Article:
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Ecological guidelines for designing networks of marine reserves in the unique biophysical environment of the Gulf of California

Munguia-Vega, Adrian, Green, Alison L., Suarez-Castillo, Alvin N., Espinosa-Romero, Maria Jose, Aburto-Oropeza, Octavio, Cisneros-Montemayor, Andrés M., Cruz-Piñón, Gabriela, Danemann, Gustavo, Giron-Nava, Alfredo, Gonzalez-Cuellar, Ollin, Lasch, Cristina, del Mar Mancha-Cisneros, Maria, Marinone, Silvio Guido, Moreno-Báez, Marcia, Morzaria-Luna, Hem-Nalini, Reyes-Bonilla, Héctor, Torre, Jorge, Turk-Boyer, Peggy, Walther, Mariana, Weaver, Amy Hudson
Reviews in fish biology and fisheries 2018 v.28 no.4 pp. 749-776
biodiversity, biodiversity conservation, climate change, ecological function, fish, fisheries, fisheries management, geographical distribution, guidelines, habitats, larval development, plankton, reproduction, spawning, Gulf of California, Mexico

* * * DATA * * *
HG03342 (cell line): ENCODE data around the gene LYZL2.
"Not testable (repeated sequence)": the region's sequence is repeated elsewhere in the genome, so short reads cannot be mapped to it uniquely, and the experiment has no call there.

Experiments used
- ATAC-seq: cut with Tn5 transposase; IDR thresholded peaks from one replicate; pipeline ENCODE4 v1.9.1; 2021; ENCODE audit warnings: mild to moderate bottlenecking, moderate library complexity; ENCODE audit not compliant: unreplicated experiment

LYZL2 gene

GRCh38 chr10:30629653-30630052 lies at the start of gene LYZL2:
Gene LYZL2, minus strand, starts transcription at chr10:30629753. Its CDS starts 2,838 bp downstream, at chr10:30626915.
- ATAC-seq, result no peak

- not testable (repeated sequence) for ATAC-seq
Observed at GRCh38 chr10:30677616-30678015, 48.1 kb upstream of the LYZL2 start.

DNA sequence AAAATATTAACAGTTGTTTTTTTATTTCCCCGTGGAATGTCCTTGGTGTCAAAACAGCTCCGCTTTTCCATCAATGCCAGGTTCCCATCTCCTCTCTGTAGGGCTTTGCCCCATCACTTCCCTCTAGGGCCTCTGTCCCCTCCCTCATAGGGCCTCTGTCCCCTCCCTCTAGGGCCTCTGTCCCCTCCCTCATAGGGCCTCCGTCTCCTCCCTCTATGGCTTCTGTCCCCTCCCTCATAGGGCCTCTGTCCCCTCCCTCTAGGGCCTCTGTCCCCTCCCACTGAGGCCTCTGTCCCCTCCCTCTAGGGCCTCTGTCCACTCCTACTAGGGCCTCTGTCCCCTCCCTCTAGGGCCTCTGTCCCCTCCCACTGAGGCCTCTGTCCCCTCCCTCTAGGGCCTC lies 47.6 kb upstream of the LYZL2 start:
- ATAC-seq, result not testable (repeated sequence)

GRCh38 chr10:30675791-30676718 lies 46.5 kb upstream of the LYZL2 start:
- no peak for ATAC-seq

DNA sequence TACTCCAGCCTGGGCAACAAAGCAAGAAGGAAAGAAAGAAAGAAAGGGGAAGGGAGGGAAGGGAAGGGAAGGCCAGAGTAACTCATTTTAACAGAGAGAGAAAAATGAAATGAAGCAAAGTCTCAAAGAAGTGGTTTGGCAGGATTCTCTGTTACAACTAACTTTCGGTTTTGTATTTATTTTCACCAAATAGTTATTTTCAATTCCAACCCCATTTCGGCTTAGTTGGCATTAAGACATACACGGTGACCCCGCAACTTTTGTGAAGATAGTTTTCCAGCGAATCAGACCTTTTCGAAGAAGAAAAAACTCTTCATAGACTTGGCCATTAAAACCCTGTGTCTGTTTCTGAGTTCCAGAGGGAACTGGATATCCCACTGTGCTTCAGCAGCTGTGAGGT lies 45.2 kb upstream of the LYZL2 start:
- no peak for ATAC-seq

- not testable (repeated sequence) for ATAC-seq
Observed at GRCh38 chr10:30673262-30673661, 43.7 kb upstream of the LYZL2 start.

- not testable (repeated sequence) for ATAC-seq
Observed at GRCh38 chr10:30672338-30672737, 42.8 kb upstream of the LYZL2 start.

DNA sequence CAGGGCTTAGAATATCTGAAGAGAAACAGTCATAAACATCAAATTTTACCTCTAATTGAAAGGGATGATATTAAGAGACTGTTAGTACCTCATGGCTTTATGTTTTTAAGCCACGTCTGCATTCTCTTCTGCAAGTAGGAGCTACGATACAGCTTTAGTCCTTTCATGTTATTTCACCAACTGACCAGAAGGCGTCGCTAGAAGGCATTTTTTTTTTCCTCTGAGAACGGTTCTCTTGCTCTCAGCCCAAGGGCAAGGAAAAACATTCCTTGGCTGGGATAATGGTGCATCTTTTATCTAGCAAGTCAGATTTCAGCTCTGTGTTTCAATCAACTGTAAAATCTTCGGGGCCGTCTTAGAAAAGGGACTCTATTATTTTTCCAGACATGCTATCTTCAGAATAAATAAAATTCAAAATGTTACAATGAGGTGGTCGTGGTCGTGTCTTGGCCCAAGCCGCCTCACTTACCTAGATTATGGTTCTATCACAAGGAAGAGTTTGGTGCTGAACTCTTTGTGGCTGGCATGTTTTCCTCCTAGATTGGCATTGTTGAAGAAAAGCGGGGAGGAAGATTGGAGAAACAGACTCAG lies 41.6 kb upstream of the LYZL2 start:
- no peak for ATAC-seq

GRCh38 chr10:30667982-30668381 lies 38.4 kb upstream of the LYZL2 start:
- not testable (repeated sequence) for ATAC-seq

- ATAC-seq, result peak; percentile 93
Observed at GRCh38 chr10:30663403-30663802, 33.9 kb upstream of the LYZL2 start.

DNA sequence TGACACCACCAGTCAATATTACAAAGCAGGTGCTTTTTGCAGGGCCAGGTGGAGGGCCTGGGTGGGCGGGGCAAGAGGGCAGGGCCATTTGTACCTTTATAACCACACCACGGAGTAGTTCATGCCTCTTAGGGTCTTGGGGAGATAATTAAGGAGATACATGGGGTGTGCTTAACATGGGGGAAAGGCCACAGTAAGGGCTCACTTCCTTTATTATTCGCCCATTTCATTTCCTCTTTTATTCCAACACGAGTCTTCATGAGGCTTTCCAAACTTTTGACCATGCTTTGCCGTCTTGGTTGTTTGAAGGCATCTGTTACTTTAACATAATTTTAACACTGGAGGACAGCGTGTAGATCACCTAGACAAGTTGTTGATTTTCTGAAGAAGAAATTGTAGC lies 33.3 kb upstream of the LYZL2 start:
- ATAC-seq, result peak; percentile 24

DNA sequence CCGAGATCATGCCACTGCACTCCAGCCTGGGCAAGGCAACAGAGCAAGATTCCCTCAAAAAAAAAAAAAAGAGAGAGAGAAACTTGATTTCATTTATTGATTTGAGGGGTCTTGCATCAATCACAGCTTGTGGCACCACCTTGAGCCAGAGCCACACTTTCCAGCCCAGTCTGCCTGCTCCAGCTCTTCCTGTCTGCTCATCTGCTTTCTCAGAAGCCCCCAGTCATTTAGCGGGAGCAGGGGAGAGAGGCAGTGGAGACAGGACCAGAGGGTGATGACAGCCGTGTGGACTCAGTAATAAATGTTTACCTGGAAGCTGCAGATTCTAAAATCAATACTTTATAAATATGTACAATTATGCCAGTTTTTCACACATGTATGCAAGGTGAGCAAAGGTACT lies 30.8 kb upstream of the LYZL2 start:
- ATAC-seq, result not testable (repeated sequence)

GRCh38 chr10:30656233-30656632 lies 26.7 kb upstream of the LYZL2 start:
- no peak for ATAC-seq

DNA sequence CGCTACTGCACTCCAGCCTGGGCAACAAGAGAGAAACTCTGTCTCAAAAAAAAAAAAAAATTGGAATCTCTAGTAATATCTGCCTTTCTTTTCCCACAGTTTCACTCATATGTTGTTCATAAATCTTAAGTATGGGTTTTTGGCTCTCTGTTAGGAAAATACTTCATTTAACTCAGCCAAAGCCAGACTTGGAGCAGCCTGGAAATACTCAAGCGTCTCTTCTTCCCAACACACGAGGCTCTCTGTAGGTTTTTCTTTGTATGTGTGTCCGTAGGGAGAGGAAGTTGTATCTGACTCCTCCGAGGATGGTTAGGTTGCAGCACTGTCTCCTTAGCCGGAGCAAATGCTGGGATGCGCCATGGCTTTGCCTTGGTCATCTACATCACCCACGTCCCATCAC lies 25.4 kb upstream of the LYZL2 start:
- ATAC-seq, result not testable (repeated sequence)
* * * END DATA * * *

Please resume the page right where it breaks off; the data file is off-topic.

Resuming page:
No-take marine reserves can be powerful management tools, but only if they are well designed and effectively managed. We review how ecological guidelines for improving marine reserve design can be adapted based on an area’s unique evolutionary, oceanic, and ecological characteristics in the Gulf of California, Mexico. We provide ecological guidelines to maximize benefits for fisheries management, biodiversity conservation and climate change adaptation. These guidelines include: representing 30% of each major habitat (and multiple examples of each) in marine reserves within each of three biogeographic subregions; protecting critical areas in the life cycle of focal species (spawning and nursery areas) and sites with unique biodiversity; and establishing reserves in areas where local threats can be managed effectively. Given that strong, asymmetric oceanic currents reverse direction twice a year, to maximize connectivity on an ecological time scale, reserves should be spaced less than 50–200 km apart depending on the planktonic larval duration of target species; and reserves should be located upstream of fishing sites, taking the reproductive timing of focal species in consideration. Reserves should be established for the long term, preferably permanently, since full recovery of all fisheries species is likely to take > 25 years. Reserve size should be based on movement patterns of focal species, although marine reserves > 10 km long are likely to protect ~ 80% of fish species. Since climate change will affect species’ geographic range, larval duration, growth, reproduction, abundance, and distribution of key recruitment habitats, these guidelines may require further modifications to maintain ecosystem function in the future.